History.com lists various events that occurred on April 16th in history, some of which have continued relevance these days. For instance:
– In 1943, Albert Hoffman, a Swiss chemist, “accidentally consumes LSD-25, a synthetic drug he had created in 1938 as part of his research into the medicinal value of lysergic acid compounds.” Hoffman’s notes on the experience state:
“Last Friday, April 16, 1943, I was forced to interrupt my work in the laboratory in the middle of the afternoon and proceed home, being affected by a remarkable restlessness, combined with a slight dizziness. At home I lay down and sank into a not unpleasant, intoxicated-like condition characterized by an extremely stimulated imagination. In a dreamlike state, with eyes closed (I found the daylight to be unpleasantly glaring), I perceived an uninterrupted stream of fantastic pictures, extraordinary shapes with intense, kaleidoscopic play of colors. After some two hours this condition faded away.”
Since that discovery, efforts by (most famously) Dr. Timothy Leary and Ken Kesey to promote LSD as a recreational drug eventually led to the drug being banned even for medicinal use in the U.S., and later by the United Nations. Research on the drug became nearly impossible, but a recent study explains a bit more about how LSD affects/stimulates parts of the brain:
“A team at Imperial College London says they found it broke down barriers between areas that control functions like vision, hearing and movement. The study was with a small group – 20 subjects – but the researchers say it could lead to a revolution in the way addiction, anxiety and depression are treated.”
– In 1947, Bernard Baruch coined the term “Cold War.” In a speech he gave at the unveiling of his portrait in the South Carolina House of Representatives (in which he also discussed industrial labor problems, in part calling “for longer workweeks, no-strike pledges from unions, and no-layoff pledges from management”), Baruch stated:
“Let us not be deceived-we are today in the midst of a cold war. Our enemies are to be found abroad and at home. Let us never forget this: Our unrest is the heart of their success. The peace of the world is the hope and the goal of our political system; it is the despair and defeat of those who stand against us. We can depend only on ourselves.”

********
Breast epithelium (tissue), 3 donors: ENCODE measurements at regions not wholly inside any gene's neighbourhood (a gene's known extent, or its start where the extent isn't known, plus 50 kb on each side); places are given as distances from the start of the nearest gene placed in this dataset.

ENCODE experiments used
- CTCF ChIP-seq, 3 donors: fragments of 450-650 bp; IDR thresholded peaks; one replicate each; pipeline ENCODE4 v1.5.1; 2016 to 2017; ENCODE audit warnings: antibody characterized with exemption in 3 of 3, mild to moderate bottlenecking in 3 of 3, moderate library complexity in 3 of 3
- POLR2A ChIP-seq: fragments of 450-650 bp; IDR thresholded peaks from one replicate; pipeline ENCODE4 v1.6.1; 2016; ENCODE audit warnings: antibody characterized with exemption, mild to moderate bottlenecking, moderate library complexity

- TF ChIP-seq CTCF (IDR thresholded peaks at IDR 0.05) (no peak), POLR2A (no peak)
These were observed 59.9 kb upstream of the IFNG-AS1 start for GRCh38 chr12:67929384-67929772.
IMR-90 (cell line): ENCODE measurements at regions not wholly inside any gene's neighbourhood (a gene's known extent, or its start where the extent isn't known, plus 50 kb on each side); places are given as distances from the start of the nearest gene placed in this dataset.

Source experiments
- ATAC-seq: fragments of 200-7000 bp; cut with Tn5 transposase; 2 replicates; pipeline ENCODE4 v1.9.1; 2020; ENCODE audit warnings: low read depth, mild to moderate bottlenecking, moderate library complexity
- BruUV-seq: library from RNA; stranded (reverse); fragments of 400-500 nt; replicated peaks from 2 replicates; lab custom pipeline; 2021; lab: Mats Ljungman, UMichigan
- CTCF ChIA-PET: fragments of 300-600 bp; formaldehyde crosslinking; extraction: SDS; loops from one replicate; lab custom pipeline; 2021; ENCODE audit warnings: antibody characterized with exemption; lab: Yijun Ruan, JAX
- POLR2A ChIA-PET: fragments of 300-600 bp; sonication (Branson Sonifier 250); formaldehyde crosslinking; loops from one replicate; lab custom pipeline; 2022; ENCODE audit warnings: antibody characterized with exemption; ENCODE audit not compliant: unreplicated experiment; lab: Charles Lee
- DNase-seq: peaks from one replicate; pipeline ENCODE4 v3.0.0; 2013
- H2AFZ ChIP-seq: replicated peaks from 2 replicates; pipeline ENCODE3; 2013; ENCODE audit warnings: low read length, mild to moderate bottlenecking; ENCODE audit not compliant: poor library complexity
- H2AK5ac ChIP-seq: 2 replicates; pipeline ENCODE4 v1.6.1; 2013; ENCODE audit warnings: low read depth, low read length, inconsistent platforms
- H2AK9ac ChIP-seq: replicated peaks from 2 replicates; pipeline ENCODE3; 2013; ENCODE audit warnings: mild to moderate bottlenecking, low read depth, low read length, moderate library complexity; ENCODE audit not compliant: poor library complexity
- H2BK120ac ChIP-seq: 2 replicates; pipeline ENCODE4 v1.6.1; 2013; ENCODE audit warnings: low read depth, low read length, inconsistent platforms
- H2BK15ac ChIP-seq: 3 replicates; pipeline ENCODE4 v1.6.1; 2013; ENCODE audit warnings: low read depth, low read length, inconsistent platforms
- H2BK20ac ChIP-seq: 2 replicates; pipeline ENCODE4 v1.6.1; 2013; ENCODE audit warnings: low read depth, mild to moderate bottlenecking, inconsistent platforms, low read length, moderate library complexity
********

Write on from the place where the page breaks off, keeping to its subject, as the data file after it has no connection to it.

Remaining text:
– Also in 1947: while loading ammonium nitrate fertilizer, along with tobacco and “government-owned ammunition” onto a freighter in Texas City, Texas, a massive ammonium nitrate explosion killed 581 people as it blew the freighter to smithereens.
Coincidentally, on April 17th, 2013, the West Fertilizer Company in West, Texas, exploded, killing 15 people and injuring scores more, and caused massive damage and destruction of nearby property. Apparently in 66 years, Texans hadn’t learned that ammonium nitrate is dangerous.
– In 2007, a disturbed student who should never have been able to own a gun killed 32 fellow students and faculty at Virginia Tech. According to History.com:
“Two days later, on April 18, NBC News received a package of materials from Cho with a time stamp indicating he had mailed it from a Virginia post office between the first and second shooting attacks. Contained in the package were photos of a gun-wielding Cho, along with a rambling video diatribe in which he ranted about wealthy “brats,” among other topics…
The public soon learned that Cho, described by ex-classmates as a loner who rarely spoke to anyone, had a history of mental-health problems. It was also revealed that angry, violent writings Cho made for certain class assignments had raised concern among some of his former professors and fellow students well before the events of April 16.”
Uh, yeah, so what have we learned from that, what has changed to prevent a similar disaster? ABSOLUTELY FUCKING NOTHING.
– And on this day in history in 1956 – 60 years ago – my oldest friend, Laurie Miles, was born. We’ve been friends since we were about 4 years old, beginning soon after our families moved to North Road in Brewster Heights, a brand-new development (aka subdivision) set on top of a hill overlooking the Middle Branch Reservoir.
Everyone should have a friend with whom, even through time and distance, one can just pick up and continue that friendship, wherever/whenever. Laurie and I enjoy that kind of friendship, wherein we’ve been connected for so long that it’s wired into our DNA.
So Happy Birthday to my oldest and dearest friend, Laurie.
This is our daily Open Thread–better late than never!